That premium gas you're buying is a waste of money, AAA says

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If the manufacturer doesn't require premium gas, don't put it in your car.

That's according to a AAA study, which found drivers in the United States wasted more than $2.1 billion over the past year by using premium fuel when their vehicle is designed to run on regular gas.

Seventy percent of vehicles being driven in the United States are designed to use regular fuel, AAA says, but roughly 16.5 million drivers are putting premium gas in their cars when they don't need to.

This can add up to motorists paying hundreds of dollars more a year, the Federal Trade Commission says. A gallon of premium gas in Minnesota can cost up to 40 cents more than a gallon of regular, according to AAA's website.

Premium doesn't mean higher quality

Not only is premium gas more expensive, but there's really no benefit, AAA's study found, with the agency noting premium doesn't mean higher quality.

Premium actually means there's a higher octane rating in the fuel (usually 92 or 93). An octane rating measures a fuel's ability to resist "engine knock" (that rattling or pinging sound during combustion), the Federal Trade Commission says, and certain vehicles are designed to use fuel with higher octane levels to prevent damage to the engine.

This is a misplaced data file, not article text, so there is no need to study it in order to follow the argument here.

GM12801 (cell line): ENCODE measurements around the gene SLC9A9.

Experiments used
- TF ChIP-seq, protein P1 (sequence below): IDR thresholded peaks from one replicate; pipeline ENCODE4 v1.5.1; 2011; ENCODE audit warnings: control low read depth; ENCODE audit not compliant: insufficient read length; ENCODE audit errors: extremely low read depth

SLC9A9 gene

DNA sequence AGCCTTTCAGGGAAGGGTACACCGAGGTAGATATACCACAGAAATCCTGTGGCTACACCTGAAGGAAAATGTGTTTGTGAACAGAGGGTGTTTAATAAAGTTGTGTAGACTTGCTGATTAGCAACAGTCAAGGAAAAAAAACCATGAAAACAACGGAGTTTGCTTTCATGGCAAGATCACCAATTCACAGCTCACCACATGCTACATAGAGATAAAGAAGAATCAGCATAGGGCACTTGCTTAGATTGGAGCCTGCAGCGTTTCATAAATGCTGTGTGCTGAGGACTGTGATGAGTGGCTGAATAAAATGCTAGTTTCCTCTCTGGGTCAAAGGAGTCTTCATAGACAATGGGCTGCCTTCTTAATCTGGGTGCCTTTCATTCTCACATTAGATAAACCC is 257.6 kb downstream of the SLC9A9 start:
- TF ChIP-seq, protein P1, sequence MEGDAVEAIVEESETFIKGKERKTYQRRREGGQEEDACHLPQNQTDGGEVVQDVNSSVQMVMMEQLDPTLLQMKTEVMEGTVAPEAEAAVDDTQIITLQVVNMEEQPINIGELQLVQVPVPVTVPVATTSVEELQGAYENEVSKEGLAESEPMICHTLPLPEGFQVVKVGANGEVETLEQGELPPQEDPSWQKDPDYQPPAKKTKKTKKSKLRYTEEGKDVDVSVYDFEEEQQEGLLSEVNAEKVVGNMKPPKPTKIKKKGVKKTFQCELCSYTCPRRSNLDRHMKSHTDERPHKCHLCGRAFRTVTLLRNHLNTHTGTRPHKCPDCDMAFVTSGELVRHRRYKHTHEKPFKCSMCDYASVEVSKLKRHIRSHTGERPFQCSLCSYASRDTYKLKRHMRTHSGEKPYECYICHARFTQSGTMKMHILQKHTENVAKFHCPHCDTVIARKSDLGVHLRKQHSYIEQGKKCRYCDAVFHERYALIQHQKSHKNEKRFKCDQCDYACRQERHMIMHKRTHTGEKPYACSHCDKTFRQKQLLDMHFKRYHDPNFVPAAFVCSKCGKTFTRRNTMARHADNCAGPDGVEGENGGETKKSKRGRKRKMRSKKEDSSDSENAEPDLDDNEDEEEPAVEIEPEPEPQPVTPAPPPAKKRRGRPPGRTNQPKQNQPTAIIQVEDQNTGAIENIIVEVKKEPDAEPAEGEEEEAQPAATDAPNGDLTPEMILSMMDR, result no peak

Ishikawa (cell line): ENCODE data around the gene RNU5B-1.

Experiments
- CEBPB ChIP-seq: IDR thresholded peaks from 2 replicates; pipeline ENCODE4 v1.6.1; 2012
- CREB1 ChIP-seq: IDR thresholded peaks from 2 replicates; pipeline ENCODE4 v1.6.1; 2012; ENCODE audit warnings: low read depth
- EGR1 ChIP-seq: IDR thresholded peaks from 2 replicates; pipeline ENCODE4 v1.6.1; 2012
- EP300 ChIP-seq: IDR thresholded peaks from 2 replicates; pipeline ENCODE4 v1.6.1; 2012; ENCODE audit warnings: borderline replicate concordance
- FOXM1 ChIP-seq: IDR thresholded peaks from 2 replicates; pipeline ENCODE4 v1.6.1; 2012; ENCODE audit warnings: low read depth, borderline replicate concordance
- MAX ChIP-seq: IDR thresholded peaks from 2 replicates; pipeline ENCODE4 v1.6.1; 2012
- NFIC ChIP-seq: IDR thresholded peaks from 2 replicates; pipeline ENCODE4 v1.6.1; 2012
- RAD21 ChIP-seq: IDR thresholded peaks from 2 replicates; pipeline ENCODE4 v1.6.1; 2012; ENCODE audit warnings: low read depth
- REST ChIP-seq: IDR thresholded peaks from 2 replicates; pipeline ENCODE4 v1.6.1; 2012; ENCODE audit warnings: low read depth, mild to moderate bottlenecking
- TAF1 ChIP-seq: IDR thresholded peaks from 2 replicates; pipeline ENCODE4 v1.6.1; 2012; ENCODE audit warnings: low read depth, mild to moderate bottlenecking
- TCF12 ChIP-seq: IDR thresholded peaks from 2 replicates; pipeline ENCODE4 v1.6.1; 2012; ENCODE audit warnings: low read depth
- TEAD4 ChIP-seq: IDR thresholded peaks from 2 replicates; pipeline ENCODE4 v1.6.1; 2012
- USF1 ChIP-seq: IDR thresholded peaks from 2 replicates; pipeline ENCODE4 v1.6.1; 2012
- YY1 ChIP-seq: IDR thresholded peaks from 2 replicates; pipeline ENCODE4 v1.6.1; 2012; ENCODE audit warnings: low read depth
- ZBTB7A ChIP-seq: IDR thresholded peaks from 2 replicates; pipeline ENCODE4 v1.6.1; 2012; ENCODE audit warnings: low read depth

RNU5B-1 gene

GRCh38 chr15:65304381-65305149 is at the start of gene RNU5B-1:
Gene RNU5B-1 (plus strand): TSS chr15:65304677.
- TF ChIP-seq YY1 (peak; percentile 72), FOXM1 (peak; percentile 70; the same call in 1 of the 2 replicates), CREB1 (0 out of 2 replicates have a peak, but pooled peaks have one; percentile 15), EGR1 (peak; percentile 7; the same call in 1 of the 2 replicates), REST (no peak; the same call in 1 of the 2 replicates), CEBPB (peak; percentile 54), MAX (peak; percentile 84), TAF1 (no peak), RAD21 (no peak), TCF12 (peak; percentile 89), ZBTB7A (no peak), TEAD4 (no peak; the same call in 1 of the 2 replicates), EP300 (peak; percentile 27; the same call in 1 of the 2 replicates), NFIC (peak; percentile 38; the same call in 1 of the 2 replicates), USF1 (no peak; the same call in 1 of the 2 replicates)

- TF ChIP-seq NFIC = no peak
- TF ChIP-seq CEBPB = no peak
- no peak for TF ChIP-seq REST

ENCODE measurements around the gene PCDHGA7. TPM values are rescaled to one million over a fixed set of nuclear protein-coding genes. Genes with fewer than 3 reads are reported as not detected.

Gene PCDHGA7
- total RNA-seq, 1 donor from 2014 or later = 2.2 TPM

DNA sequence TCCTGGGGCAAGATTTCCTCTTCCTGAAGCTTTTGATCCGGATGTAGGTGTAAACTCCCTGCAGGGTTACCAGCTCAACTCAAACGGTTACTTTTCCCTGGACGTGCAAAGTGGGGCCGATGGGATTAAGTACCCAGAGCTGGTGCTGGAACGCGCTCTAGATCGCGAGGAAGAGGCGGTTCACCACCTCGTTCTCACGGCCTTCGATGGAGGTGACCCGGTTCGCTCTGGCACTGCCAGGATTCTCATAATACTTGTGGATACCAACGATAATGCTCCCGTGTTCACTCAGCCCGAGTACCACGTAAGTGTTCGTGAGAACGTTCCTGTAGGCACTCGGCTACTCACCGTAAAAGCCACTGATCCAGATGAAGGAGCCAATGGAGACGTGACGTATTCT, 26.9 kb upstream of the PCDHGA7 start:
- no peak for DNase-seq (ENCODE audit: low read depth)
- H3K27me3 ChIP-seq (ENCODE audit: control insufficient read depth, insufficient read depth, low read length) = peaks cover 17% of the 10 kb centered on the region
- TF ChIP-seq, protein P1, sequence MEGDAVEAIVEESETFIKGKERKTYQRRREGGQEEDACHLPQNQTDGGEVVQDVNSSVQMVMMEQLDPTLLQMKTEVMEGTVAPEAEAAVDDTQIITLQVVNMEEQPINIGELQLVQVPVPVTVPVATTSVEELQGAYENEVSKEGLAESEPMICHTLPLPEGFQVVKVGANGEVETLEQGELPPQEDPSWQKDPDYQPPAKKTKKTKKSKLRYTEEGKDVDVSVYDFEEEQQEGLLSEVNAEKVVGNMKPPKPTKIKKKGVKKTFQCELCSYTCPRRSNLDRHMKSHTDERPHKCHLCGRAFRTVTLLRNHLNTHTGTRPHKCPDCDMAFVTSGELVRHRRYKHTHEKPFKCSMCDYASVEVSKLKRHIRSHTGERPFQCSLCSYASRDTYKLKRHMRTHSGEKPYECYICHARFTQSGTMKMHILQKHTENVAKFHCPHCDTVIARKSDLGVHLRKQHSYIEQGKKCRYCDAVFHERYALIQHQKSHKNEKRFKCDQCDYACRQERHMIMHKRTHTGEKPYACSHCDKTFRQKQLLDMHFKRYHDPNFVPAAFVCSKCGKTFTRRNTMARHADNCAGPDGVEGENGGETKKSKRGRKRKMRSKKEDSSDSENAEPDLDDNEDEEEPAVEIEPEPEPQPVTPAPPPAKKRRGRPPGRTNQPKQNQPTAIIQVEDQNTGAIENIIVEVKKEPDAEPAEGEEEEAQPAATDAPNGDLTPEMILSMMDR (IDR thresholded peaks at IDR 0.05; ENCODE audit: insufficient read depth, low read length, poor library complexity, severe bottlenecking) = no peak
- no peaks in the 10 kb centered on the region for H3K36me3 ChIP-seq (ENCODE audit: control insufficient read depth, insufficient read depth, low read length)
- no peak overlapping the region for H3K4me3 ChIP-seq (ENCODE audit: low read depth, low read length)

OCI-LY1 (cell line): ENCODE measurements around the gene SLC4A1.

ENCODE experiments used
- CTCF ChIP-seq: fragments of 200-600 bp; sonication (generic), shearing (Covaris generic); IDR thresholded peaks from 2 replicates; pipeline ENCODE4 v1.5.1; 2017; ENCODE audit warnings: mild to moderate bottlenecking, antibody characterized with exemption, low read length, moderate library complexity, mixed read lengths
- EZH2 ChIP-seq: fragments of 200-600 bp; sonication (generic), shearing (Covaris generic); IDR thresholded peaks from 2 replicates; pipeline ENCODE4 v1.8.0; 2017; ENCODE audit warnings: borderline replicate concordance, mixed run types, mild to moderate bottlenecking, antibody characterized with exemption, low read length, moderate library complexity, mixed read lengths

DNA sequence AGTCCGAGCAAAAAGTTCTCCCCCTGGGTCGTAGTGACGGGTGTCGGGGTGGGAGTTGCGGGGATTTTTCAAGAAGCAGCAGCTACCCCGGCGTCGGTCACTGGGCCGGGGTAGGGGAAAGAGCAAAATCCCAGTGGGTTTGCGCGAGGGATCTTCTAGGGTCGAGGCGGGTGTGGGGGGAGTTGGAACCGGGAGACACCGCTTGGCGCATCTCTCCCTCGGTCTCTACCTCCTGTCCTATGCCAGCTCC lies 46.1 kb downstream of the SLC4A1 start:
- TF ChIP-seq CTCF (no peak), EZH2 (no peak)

"Premium gasoline is specifically formulated to be compatible with specific types of engine designs and most vehicles cannot take advantage of the higher octane rating," Megan McKernan, manager of the Automobile Club of Southern California’s Automotive Research Center, said in the news release.

Buy Top Tier gas instead

If you're looking for a higher-qualify fuel, AAA suggests filling up with a Top Tier gasoline instead. Not only will it save you money over buying premium gas when you don't need it, but it's also proven to increase the performance of your vehicle and improve fuel economy, AAA says.

To find out what type of gas your vehicle needs, the Federal Trade Commission suggests checking your vehicle owner's manual. And remember, octane levels for premium and regular fuels can vary across the country.

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